Autism Spectrum Disorders and Depression

ASD and DepressionDepression is one of the most common problems facing people with an autism spectrum disorders (ASD). Rates of depression among individuals with ASD tend to range from approximately 50%, where rates of depression are about 2% in typical men and 9% in typical women. This rate may be underestimated, as depression often remains undiagnosed in people with ASD. About half of the people with ASD have severe depression, often requiring intensive treatment.

Often depression diagnoses are missed, as people with ASD may not present emotionally as typical individuals who are depressed. Usual signs, like flat emotional expression, bouts of crying, loss of interest in social activity, or change in appetite may be poor indicators of depression for someone with an autism spectrum disorder.

Normally emotional expression may be flat or unusual with people who have ASD. Often crying can mask frustration and rage. Social isolation is common from lack of friends or social skills. Eating habits change as sensory issues fluctuate. None of these are robust indicators of depression with someone who has ASD, although they are indications to watch for. Depression is also misdiagnosed or undiagnosed due to an old assumption that a person cannot have an autism spectrum disorder and a mental health problem.

How can you tell if someone with ASD may be depressed? Marked change in behaviour. Unusual withdrawal. Lack if interest in favorite activities. Change in perseveration. Skill or behavioural regression. Change in sleeping pattern.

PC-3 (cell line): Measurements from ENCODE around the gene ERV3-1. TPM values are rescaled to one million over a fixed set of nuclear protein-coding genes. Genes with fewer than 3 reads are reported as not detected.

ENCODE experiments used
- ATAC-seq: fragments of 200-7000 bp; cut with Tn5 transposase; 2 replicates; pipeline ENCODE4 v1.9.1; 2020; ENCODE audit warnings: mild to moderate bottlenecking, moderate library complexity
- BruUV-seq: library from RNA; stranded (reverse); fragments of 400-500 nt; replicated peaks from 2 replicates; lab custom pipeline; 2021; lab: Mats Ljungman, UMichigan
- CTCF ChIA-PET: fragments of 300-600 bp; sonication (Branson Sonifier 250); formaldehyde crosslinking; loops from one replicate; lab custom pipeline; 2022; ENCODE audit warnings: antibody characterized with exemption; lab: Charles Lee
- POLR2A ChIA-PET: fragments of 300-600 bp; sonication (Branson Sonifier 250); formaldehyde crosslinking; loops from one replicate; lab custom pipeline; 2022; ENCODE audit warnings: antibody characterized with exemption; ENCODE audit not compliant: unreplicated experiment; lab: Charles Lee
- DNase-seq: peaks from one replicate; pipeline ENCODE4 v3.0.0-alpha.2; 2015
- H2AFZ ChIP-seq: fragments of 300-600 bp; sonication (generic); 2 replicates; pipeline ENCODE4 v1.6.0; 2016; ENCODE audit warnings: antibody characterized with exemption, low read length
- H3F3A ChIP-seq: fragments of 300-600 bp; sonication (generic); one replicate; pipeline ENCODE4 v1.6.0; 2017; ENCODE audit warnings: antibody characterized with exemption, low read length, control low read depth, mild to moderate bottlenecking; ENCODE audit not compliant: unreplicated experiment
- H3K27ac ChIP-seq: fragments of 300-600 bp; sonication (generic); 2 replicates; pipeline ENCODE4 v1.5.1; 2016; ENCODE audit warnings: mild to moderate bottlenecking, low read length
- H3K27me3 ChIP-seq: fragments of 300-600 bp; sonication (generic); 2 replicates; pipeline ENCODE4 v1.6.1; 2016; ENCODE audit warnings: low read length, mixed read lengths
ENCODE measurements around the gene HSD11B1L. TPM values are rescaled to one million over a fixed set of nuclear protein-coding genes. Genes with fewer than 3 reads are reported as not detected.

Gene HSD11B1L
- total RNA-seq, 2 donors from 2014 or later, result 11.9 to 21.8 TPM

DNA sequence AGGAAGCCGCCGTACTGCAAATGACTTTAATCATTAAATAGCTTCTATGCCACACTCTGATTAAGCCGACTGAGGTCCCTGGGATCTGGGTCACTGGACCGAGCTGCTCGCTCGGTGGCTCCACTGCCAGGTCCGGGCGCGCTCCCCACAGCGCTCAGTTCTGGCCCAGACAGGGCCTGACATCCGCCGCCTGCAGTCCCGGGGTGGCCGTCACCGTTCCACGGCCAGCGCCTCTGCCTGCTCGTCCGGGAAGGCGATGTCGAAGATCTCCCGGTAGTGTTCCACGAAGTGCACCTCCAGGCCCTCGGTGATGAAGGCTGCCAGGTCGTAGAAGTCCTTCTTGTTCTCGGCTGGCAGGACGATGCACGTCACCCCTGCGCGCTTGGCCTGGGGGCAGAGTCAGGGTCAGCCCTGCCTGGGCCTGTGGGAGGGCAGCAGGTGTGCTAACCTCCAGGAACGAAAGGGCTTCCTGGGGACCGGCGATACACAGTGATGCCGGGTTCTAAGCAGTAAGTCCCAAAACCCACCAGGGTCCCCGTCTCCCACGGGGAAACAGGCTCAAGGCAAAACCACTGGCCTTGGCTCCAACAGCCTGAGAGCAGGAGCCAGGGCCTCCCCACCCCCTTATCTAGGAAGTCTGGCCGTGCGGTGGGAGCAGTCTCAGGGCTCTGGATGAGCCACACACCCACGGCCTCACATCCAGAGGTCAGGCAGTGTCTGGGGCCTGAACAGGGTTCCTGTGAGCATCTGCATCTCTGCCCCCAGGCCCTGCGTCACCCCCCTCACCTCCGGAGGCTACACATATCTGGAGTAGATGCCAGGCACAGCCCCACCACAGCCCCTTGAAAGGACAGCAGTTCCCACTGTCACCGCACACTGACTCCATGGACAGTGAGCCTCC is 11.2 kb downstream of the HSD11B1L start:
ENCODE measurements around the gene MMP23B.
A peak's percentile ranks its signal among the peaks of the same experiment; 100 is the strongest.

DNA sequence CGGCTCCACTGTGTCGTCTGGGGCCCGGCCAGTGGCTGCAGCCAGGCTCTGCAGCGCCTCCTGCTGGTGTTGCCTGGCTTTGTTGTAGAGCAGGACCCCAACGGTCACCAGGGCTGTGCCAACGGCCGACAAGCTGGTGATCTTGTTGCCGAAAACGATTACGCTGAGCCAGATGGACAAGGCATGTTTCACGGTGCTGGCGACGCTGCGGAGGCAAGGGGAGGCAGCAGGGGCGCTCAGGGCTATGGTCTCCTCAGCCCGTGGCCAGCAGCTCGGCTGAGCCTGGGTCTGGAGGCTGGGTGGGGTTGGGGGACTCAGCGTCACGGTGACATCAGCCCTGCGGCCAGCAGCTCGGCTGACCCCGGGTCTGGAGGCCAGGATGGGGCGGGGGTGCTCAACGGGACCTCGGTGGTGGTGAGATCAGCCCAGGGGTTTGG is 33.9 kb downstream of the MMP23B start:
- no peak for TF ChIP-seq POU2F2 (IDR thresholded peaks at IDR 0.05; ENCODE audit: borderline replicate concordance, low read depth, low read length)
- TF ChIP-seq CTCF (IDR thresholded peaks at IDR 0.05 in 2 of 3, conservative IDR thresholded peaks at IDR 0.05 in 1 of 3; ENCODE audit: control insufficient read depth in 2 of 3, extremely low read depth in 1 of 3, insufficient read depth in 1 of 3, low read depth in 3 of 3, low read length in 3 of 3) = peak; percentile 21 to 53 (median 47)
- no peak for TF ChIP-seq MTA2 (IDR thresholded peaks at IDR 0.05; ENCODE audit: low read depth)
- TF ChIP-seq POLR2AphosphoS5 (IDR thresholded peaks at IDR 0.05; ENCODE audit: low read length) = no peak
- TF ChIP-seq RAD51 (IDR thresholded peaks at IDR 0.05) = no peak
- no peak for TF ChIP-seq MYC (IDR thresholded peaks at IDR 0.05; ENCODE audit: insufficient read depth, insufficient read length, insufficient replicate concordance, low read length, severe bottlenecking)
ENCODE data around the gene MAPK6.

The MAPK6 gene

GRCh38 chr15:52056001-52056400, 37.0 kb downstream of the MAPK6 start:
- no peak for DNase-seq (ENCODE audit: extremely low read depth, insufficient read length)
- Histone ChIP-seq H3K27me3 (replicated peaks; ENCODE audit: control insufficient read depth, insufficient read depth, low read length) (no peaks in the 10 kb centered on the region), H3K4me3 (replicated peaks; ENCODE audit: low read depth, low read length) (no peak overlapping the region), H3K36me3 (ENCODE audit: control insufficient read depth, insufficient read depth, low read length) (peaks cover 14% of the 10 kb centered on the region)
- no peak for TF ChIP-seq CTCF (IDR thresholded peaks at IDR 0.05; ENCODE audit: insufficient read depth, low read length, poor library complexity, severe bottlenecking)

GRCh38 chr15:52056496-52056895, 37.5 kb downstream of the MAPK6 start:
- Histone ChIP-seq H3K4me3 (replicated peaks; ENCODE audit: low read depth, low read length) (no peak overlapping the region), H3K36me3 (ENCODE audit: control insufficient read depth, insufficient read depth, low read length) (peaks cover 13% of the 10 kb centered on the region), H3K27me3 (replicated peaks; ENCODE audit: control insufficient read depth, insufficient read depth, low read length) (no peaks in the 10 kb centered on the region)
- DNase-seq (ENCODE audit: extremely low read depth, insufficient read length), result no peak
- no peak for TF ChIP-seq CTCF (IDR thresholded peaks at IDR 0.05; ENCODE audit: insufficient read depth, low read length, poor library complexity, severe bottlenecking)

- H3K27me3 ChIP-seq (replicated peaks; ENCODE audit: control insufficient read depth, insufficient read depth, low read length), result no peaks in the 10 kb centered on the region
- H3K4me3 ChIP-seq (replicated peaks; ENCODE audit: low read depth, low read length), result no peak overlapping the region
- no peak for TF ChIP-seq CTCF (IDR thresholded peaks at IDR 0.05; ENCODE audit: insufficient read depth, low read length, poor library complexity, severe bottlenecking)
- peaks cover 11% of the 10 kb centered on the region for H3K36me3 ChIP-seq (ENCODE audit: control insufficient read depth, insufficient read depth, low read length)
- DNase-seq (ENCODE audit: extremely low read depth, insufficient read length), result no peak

Escape into fantasy worlds. Unusual increase in activity. Increased video game playing. Increase in rituals. Depression can result in suicidal behaviour, and should never be treated lightly. Suicidal language may indicate underlying problems. Suicide rates are higher with people who have ASD than that of the general population.

Adapted cognitive behavioural therapy (CBT) has been shown to be very effective in treating depression in people who have ASD. CBT treatment may be supplemented by antidepressant medication. CBT usually enhances the benefits of antidepressant therapy, and CBT strategies can have positive benefits if used after the medication is stopped.

Suggested reading: Paxton, K. & Estay, I. (2007). Counselling people on the autism
spectrum: A practical manual. London: Jessica Kingsley Publishers

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